It also suggests that rather than simply following the madding crowd down at the Twizel Canals, and fishing next to the fish farms, anglers might be well rewarded by trying a few different spots much further upstream!

Note from the editor Allan Burgess. Have you caught a salmon or trout from the Twizel Canals? If you have we would love to add your picture to this page. Simply email it to allan @ fishingmag.co.nz (without any spaces) together with a short caption.

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Twizel area of the Upper Waitaki Hydro Scheme.. Map Courtesy of Google Imagery and TerraMetrics 2015.

Twizel area of the Upper Waitaki Hydro Scheme. Map courtesy of Google Imagery and TerraMetrics 2015.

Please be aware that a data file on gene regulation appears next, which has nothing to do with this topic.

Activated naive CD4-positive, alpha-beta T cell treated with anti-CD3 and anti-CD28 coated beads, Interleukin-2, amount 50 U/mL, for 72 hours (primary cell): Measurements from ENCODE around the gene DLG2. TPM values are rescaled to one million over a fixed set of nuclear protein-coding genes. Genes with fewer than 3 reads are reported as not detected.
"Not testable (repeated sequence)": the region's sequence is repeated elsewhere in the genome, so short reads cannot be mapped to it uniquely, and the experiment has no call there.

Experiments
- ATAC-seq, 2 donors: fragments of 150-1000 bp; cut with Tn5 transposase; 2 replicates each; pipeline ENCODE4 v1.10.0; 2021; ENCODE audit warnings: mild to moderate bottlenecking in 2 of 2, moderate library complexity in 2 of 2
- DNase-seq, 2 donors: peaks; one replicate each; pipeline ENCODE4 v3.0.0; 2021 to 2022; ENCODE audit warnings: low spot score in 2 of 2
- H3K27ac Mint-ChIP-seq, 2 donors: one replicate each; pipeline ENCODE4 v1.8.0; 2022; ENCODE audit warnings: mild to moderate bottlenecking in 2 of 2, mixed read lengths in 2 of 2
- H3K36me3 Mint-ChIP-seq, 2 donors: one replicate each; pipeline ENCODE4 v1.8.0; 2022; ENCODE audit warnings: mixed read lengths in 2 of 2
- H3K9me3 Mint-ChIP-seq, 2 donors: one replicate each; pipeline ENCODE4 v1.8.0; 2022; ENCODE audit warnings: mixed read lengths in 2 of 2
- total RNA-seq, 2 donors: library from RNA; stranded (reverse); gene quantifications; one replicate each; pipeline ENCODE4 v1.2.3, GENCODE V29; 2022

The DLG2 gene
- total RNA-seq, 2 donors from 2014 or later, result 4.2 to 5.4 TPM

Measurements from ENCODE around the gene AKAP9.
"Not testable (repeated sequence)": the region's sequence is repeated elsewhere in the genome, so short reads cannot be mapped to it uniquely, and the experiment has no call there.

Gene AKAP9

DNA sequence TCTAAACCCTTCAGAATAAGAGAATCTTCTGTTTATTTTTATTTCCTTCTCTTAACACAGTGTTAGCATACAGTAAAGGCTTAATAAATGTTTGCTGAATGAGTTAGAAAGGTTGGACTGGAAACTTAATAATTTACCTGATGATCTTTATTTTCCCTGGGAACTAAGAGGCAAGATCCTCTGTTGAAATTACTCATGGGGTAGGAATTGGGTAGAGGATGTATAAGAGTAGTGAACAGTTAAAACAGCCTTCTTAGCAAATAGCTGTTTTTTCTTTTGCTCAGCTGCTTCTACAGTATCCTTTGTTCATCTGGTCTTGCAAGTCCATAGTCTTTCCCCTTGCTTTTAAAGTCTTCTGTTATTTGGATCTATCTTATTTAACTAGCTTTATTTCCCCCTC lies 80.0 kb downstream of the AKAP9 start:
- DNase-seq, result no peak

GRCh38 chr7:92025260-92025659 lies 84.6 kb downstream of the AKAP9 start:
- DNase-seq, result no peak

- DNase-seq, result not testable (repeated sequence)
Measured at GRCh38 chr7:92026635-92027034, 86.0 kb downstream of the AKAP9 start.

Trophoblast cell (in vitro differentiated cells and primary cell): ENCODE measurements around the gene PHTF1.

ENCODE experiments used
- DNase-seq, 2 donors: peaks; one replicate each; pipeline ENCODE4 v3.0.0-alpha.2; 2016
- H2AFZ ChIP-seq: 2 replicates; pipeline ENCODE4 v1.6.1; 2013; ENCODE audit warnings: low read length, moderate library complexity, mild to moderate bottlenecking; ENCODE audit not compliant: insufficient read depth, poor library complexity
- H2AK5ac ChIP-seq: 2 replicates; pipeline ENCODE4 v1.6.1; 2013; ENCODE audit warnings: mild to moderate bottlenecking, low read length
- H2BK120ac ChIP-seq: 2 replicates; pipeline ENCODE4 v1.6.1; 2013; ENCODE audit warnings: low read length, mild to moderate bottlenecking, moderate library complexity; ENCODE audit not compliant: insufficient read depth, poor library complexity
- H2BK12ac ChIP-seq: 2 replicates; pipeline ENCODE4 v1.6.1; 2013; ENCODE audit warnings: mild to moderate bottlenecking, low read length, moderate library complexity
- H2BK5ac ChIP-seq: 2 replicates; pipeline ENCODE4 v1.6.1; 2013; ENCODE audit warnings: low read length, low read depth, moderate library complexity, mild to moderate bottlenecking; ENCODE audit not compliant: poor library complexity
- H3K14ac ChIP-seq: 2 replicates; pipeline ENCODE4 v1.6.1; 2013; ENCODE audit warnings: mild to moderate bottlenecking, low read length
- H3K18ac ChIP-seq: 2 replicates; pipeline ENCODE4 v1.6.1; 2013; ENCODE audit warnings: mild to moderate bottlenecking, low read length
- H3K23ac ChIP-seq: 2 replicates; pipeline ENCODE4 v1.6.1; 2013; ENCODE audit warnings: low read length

The location of the fish salvage operation in the Tekapo Canal. Map Courtesy of Google Imagery and TerraMetrics 2015.

The location of the fish salvage operation in the Tekapo Canal. Map courtesy of Google Imagery and TerraMetrics 2015. Much of the fishing in the canals take place adjacent to the fish farms and at the Ohau A intake when the intake is open. Findings during the fish salvage operation suggest that anglers might find it worthwhile to cast a line further afield in other sections of the canals, In particular where the otherwise straight canals zig-zag or turn.

The Pukaki and Ohau Canals. Map Courtesy of Google Imagery and TerraMetrics 2015.

The Pukaki and Ohau Canals. Map courtesy of Google Imagery and TerraMetrics 2015.

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- Fishingmag.co.nz website editor.